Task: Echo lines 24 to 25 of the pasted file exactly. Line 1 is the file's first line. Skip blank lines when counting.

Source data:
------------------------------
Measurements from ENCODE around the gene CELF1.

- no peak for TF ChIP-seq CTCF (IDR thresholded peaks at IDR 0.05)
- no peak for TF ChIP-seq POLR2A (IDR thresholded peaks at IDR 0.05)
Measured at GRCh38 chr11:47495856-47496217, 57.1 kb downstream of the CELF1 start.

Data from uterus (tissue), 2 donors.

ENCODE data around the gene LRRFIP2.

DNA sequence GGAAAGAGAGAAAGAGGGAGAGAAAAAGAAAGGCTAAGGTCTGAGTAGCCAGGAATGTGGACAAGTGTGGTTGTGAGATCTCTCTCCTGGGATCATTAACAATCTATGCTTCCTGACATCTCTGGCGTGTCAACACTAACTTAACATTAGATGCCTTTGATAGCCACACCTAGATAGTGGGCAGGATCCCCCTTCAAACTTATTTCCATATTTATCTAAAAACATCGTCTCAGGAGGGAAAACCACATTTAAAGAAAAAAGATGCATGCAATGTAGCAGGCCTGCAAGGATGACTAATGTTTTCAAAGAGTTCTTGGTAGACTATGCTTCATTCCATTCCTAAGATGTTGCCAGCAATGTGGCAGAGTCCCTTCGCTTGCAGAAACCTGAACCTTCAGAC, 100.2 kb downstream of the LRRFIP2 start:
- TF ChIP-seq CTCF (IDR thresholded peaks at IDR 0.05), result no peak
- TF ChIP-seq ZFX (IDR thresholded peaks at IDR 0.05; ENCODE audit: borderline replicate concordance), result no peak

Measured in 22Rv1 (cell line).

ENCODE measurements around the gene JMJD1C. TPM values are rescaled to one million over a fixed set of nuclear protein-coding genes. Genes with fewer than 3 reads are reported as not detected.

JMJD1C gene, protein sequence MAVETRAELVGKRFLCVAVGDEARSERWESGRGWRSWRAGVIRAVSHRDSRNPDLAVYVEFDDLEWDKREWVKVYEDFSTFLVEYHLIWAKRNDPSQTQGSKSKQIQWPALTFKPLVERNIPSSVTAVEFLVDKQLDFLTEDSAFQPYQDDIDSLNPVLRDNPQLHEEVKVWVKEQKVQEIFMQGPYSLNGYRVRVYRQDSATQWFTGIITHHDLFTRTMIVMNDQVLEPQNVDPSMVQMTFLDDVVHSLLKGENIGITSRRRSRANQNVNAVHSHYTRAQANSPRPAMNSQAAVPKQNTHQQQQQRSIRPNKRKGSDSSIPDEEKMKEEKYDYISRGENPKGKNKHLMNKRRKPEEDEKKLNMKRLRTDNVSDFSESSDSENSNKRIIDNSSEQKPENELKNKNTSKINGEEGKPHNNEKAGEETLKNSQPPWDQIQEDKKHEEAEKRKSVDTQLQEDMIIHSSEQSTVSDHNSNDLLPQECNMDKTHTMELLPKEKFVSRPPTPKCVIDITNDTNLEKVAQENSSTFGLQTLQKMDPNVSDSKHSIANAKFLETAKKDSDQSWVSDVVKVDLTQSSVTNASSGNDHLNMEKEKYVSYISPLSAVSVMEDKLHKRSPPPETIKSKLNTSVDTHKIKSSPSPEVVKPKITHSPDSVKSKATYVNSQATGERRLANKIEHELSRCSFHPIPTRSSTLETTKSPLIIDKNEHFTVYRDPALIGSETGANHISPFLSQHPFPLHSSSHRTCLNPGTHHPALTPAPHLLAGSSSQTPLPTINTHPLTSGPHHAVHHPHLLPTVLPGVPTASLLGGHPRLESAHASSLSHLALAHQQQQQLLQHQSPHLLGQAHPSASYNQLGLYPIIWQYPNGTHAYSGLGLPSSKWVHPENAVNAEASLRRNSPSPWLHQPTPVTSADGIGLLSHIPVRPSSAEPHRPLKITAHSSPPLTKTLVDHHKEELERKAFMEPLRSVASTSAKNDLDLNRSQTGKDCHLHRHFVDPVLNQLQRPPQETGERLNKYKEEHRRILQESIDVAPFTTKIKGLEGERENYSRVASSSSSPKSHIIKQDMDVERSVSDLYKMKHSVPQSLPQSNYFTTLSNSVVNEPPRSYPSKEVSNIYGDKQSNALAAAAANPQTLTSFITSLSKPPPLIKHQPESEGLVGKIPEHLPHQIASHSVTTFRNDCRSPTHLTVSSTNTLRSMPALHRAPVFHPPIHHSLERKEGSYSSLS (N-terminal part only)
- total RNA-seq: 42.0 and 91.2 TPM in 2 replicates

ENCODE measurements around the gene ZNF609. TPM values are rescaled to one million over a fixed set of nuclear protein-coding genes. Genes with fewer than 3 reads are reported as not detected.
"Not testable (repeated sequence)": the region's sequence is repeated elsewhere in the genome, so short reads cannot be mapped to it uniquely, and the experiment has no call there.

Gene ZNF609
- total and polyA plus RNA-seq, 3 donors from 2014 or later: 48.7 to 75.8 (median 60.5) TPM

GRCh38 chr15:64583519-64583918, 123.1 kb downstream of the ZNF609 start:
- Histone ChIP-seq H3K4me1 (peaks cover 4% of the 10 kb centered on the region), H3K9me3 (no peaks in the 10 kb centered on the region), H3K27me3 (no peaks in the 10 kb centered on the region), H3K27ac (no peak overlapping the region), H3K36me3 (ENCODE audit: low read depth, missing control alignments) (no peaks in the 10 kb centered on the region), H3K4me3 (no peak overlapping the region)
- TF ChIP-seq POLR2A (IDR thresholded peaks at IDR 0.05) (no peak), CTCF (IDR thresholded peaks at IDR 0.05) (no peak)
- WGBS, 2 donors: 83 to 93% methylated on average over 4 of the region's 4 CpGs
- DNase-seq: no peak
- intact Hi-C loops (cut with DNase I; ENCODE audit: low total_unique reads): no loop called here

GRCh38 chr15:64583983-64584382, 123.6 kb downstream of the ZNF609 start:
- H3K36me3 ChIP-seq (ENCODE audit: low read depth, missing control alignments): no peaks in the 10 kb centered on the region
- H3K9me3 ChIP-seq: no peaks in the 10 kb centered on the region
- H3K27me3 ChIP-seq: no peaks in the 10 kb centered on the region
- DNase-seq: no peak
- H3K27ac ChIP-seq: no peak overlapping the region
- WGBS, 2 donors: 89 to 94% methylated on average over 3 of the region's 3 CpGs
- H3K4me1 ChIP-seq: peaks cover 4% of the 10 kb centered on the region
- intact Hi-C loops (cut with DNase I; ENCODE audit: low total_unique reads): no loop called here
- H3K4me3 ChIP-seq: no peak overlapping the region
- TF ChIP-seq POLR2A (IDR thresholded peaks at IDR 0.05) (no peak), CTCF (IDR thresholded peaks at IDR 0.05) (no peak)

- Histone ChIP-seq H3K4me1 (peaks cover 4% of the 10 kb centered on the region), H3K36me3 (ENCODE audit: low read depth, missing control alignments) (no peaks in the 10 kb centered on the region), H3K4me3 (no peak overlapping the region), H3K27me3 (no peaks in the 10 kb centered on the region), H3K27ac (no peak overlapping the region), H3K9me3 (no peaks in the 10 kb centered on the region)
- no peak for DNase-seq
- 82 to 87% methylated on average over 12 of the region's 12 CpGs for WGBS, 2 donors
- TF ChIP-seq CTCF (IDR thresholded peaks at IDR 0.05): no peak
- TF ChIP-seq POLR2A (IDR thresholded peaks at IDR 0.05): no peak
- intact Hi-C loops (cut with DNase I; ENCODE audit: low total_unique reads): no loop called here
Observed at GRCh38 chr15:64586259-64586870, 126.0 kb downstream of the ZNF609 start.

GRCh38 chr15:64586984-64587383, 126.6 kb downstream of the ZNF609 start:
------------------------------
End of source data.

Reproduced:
GRCh38 chr15:64583983-64584382, 123.6 kb downstream of the ZNF609 start:
- H3K36me3 ChIP-seq (ENCODE audit: low read depth, missing control alignments): no peaks in the 10 kb centered on the region